International Transport Workers Newsletter
Tthe International Transport Workers Newsletter (ITWN) provides weekly coverage from the World Socialist Web Site of issues facing transport workers across the world!
The COVID-19 pandemic has shown that transport workers—including bus, rail, tube, taxi, airline, shipping and delivery—are essential to daily economic and social life across the globe.
Yet, as we have seen from the pandemic, transport workers’ lives are treated as expendable by capitalist governments whose sole concern is to protect the immense wealth of the financial elite. In London, 29 bus drivers have been killed by COVID-19, while in New York City more than 130 transit workers have died.
Now the pandemic is being seized on by corporate boardrooms to prepare an all-out assault on jobs, working conditions and wages.
Millions of transport staff have worked throughout the pandemic without PPE and other basic protections. Many more lives are being threatened by a homicidal back-to-work campaign in Britain and throughout the world.
ITWN will feature commentary on the issues facing transport workers, along with interviews and on-the-spot coverage of strikes and industrial struggles. We urge you to send information about events at your workplace or industry and your thoughts for future coverage using the form below. We will respect all requests for anonymity.
Transport for London (TfL) has refused to answer Freedom of Information (FOI) requests about the date and location of COVID-19 fatalities among bus and transport workers.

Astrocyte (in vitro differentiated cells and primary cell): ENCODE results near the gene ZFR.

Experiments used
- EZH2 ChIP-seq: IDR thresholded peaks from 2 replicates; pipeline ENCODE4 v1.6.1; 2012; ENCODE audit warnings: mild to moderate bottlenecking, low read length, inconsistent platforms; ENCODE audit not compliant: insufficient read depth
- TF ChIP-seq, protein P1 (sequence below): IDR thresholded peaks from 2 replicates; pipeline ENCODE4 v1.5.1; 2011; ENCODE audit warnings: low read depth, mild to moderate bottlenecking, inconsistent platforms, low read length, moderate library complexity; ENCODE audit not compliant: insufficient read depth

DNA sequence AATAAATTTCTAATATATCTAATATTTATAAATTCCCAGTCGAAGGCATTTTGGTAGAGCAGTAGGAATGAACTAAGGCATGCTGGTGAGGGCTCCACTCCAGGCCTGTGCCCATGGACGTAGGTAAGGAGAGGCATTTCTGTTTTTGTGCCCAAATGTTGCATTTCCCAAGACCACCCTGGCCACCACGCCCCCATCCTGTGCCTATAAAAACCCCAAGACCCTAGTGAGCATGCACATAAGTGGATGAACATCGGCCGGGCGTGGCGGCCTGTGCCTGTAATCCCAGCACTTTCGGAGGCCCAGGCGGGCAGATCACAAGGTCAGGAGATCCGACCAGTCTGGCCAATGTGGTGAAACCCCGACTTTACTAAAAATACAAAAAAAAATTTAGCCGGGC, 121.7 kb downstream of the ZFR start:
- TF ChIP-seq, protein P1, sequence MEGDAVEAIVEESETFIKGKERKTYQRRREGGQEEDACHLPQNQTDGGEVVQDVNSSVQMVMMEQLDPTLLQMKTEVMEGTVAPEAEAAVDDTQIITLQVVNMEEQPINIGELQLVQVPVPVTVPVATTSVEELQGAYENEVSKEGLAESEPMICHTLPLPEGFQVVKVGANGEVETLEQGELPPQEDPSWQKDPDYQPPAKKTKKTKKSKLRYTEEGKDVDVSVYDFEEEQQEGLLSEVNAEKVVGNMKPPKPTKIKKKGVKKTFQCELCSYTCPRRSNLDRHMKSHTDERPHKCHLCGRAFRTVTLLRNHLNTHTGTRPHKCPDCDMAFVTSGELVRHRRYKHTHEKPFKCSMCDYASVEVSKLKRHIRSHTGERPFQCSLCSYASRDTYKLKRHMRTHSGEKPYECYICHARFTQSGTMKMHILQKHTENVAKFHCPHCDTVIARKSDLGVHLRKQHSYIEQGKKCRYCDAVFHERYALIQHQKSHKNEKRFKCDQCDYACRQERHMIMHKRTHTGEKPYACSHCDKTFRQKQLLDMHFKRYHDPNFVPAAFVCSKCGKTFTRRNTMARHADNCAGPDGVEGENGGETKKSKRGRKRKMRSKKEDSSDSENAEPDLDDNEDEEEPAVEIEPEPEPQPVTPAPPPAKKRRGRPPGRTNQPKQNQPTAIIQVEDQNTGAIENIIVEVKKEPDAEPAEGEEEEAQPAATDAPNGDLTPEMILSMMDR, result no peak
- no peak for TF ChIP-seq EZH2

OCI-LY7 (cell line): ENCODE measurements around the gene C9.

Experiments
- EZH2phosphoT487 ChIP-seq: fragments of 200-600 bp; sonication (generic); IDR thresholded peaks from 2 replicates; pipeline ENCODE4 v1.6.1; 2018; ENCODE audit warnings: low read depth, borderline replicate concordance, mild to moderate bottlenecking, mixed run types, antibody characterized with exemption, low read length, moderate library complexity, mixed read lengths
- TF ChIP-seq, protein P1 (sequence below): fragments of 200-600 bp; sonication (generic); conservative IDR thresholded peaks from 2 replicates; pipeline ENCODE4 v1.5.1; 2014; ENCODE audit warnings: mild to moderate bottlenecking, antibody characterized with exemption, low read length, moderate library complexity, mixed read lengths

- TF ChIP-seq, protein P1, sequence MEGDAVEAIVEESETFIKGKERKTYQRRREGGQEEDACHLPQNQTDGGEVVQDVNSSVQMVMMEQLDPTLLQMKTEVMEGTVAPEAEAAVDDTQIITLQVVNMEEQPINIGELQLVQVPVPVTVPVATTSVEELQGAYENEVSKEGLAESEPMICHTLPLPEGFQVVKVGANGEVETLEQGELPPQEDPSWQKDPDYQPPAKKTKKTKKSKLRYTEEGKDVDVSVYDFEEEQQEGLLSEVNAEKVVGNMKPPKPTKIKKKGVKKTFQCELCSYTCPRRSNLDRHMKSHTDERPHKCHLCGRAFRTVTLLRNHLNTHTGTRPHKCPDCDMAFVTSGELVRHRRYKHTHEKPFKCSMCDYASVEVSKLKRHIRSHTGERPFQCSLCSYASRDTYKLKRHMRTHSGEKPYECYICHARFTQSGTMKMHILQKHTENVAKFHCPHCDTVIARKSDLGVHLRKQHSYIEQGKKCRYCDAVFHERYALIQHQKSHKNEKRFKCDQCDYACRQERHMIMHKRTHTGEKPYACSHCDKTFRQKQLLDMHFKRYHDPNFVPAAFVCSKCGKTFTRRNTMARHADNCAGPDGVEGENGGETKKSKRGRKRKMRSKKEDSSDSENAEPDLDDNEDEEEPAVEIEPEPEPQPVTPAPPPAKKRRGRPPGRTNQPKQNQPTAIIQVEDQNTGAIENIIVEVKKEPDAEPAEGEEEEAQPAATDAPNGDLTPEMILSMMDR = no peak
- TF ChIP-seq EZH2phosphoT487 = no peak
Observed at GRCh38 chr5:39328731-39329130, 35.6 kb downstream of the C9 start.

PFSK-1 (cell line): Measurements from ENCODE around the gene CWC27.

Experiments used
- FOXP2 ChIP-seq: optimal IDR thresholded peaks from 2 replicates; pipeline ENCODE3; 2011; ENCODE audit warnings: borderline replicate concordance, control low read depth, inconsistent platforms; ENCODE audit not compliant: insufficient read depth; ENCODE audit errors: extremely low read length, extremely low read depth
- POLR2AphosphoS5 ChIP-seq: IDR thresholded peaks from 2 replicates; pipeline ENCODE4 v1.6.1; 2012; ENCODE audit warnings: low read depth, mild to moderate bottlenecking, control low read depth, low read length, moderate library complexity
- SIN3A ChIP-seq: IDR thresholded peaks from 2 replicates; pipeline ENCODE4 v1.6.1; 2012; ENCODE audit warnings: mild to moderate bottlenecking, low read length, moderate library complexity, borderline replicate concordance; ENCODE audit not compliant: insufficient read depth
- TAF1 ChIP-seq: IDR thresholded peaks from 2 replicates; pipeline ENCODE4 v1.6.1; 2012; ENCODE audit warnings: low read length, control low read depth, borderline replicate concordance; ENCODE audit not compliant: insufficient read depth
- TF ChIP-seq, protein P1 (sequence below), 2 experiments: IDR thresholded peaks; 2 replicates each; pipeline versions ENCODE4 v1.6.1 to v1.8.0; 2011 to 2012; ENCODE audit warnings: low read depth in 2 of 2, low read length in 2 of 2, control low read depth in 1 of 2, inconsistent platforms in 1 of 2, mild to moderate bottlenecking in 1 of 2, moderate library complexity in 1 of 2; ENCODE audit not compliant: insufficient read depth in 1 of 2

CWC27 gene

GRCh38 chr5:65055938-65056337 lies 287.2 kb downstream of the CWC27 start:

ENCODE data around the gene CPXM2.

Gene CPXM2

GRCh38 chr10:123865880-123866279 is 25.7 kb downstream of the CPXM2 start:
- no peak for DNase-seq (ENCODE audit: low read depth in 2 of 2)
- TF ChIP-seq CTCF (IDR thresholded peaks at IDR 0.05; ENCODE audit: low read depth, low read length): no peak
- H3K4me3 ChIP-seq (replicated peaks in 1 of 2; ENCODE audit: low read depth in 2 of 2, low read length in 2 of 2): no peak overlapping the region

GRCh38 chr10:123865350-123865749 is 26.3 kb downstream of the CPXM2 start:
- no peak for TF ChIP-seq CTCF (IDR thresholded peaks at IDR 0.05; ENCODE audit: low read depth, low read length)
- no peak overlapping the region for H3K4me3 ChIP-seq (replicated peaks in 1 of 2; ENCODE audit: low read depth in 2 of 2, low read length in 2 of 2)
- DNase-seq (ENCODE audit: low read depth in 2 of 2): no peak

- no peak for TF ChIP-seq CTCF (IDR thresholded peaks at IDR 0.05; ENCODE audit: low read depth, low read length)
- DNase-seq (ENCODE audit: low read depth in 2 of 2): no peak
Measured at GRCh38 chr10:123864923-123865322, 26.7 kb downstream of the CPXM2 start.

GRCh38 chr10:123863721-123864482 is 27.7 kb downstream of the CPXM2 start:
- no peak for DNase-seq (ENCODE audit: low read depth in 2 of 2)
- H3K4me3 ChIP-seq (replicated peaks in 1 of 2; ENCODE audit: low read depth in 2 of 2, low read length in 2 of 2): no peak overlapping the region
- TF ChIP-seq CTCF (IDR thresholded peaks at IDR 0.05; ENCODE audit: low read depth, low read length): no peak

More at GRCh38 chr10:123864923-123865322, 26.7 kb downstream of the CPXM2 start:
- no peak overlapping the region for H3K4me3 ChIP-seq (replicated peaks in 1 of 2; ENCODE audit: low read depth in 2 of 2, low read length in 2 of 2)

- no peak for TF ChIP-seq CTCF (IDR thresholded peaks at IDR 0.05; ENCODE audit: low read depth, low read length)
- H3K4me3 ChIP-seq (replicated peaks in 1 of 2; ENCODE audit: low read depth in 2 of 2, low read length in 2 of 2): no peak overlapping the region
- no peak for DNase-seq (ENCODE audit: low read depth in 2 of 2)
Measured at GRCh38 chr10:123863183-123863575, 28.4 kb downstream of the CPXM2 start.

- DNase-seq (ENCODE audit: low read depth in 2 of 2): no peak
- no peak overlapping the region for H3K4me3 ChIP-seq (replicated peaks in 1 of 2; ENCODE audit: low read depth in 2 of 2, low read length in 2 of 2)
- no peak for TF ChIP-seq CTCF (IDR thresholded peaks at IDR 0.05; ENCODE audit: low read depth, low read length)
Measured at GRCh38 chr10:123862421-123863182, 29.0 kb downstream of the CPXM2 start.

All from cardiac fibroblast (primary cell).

Tom Kearney, a prominent bus safety campaigner, submitted an FOI request last month asking for “a detailed list of all incidents of London Transport Worker Fatalities from Covid-19” covering bus, rail, underground and light rail staff.
Kearney asked for the date of each reported death and the work location (including bus garage or railway station); the name of the TfL division, contractor or agency employing each victim; and the TfL executive title responsible for the service. Read more…
On June 5, British Transport Police (BTP) referred to the Crown Prosecution Service (CPS) their reasons for closing the investigation into events related to the death of rail worker Belly Mujinga. After reportedly being spat at by an individual at London Victoria train station March 21, ticket office clerk Mujinga died on April 5 of COVID-19.
Nearly 1.7 million people have signed a petition demanding justice for Belly. But BTP’s decision to refer the findings of their investigation to the CPS is not in answer to demands for the reopening of the case. It is to secure a rubber stamp for their original decision not to pursue charges over what is now only ever referred to as an “incident.” Read more…